In addition to a 2016 Retail Trends overview, this issue also brings you Prepared Foods’ annual round-up of trending nutraceutical ingredients for foods and beverages. The timing couldn’t be better: Not only is March is National Nutrition Month but this year’s report also follows the 2016 release of the 2015 USDA Dietary Guidelines.

Having spent more than 15 years as a professional chef before becoming a registered dietitian and nutrition biochemist, I am not a big fan of the Dietary Guidelines. And the Guidelines have borne out my fears with each new iteration.

This 2015-2020 edition is no exception. Eight times now, the Guidelines have violated a core part of their legal and fundamental mission, specifically: “The statute (Public Law 101-445, 7 U.S.C. 5341 et seq.) requires that the Dietary Guidelines be based on the preponderance of current scientific and medical knowledge.”

Yet, once again, the Guidelines promote unjustified and non-scientific blanket condemnation of sodium and fat. The “preponderance of current scientific and medical knowledge” simply does not support healthy persons reducing their intake of sodium to the levels recommended by the Guidelines. Worse, the emerging “preponderance of current scientific and medical knowledge” is demonstrating that a universal reduction of sodium intake to the 2,300mg/day recommended could actually be harmful to health, especially for seniors. Moreover, decades of modern research—coupled with centuries of extrapolations from reported data—indicate such a minimum amount of sodium intake, if not impossible to maintain, is extremely difficult to even meet.

Unmanageable and unnecessary recommendations do not inspire fealty. As for fat, while the recommendations have at last gone further than ever to parse out the fats that have been determined to be less healthful from those that are decidedly beneficial, the preponderance of science again shows that—again, for healthy persons—dietary fat intake, even at as high as about 35% of daily calories, is not a death sentence. Active people (and here’s where the guidelines got it right) who eat mostly plant-based foods that have been minimally processed and, as today’s food makers know and are undertaking, have “cleaner” labels, are following the best path to health and well-being. And happiness, too, I might note: It helps well-being if consumers don’t have to feel pressured by the government to stress out over salt, sugar, fat or any other single ingredient.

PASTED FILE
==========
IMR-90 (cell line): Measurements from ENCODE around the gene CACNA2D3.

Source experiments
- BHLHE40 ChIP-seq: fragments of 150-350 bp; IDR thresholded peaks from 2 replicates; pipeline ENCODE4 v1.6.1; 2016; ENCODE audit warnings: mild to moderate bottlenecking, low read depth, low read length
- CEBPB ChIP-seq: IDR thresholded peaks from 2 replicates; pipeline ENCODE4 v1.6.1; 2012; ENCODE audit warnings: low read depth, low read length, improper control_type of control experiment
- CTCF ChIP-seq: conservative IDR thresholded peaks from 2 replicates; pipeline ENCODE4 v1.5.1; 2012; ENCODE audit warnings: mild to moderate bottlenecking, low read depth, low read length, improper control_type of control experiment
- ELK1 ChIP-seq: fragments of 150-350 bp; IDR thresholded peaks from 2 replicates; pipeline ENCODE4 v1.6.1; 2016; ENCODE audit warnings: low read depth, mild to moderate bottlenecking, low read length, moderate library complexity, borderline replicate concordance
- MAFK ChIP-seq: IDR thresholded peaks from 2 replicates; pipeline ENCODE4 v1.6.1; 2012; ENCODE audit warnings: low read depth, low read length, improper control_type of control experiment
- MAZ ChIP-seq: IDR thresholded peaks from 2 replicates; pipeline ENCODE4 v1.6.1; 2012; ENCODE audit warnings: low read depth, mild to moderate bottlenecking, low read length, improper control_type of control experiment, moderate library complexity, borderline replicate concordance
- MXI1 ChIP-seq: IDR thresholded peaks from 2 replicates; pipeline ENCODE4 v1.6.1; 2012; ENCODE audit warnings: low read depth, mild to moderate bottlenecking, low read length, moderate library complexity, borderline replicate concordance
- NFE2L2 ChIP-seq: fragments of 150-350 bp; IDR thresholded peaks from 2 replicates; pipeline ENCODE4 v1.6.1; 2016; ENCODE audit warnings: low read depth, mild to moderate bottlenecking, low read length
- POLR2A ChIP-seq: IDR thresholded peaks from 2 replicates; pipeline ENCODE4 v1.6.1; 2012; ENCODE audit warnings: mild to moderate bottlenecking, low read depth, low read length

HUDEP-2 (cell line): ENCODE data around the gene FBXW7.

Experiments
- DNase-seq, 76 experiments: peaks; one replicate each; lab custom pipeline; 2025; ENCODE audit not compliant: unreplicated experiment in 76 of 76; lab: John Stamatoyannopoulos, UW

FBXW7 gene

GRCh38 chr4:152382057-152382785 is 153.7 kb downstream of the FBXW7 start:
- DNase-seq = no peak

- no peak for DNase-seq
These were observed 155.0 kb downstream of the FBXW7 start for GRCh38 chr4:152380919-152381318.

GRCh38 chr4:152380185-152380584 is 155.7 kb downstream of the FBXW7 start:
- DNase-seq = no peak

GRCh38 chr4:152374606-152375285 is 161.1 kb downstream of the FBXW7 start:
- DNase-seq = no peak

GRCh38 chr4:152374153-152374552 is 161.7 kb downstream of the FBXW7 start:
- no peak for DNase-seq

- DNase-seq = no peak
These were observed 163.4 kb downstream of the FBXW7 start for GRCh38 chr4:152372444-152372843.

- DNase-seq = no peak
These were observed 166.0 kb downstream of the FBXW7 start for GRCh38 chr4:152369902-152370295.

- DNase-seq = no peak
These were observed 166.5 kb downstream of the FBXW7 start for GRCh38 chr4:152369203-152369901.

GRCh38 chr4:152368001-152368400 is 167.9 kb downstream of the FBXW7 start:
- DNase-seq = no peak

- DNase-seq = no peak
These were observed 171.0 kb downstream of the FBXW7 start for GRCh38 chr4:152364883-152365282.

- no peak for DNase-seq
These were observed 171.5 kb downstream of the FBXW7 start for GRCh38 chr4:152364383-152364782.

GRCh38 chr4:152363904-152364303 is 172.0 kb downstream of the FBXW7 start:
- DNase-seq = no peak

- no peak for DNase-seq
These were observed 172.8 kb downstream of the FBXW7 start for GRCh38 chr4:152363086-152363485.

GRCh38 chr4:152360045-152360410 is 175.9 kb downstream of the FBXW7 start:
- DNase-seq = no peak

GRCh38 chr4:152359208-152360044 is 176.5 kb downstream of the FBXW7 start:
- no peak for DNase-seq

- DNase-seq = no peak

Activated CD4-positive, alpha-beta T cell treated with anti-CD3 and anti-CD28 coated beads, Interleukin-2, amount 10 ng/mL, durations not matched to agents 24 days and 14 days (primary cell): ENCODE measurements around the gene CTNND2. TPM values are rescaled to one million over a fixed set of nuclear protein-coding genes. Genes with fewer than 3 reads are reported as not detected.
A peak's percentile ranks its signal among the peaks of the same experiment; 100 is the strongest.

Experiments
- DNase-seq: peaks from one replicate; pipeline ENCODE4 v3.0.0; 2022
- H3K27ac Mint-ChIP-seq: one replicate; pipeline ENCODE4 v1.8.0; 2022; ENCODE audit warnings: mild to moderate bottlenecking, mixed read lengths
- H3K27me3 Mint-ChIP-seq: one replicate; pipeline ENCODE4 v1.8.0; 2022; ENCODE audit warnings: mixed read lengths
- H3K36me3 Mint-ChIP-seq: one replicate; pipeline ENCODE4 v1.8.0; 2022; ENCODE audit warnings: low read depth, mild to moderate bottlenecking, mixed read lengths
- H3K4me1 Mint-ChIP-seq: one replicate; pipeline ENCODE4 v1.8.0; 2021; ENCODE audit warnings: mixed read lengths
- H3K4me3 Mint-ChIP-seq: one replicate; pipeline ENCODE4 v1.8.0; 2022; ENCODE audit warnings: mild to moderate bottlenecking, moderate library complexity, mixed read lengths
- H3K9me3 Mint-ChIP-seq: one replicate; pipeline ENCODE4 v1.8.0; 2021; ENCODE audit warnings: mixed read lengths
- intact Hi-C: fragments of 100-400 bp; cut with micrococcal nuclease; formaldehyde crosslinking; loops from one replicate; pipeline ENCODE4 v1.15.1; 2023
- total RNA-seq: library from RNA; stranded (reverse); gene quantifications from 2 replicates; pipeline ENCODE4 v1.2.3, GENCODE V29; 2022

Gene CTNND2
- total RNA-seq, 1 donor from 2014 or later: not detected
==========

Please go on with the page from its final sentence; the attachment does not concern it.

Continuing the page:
Today’s processors understand this point. Moreover, as you’ll read in this year’s survey, they demonstrate the natural, healthful ingredients they’re employing in the next generation of better-for-you foods, beverages and nutritional supplements. Just look inside!

Prepared Foods Presents its 34th Annual Event:

RIPE for disruption.

Today’s manufacturers are making the leap to disruptive innovation. They are talking to customers and coming up with new products or services that solve customer problems in entirely new and different ways. Getting the customers involved in your innovation process increases your odds of developing successful new products.

We invite you to take a journey with us as we delve into disruptive innovation at the New Products Conference, September 25 -28, 2016, at the Naples Grande, in Naples, Florida.

Featured Speakers Include:

Rick Lenny, Chairman, IRI
As former chairman & CEO of The Hershey Company, Rick Lenny knows what’s required to win in the marketplace—with both the consumer and the customer. He will open Prepared Foods’ 34th New Products Conference with a look at winning in-market examples of innovation and discuss how presidents and VPs of R&D/Innovation can differentiate themselves and lead change in new directions.

Jon Sebastiani, Sonoma Brands (Founder of Krave Foods)
Newly formed Sonoma Brands is a consumer products incubator and venture fund that will both innovate and invest in category disrupting brands. The business is dedicated to developing foods that are both “better-for-you AND absolutely delicious.”

David Forbes, PhD, President, Forbes Consulting Group
How can food and beverage formulators create new items that truly connect with consumers in such a fast-paced, fragmented market? David Forbes is the author of The Science of Why: Decoding Human Motivation and Transforming Marketing Strategy.

Register today at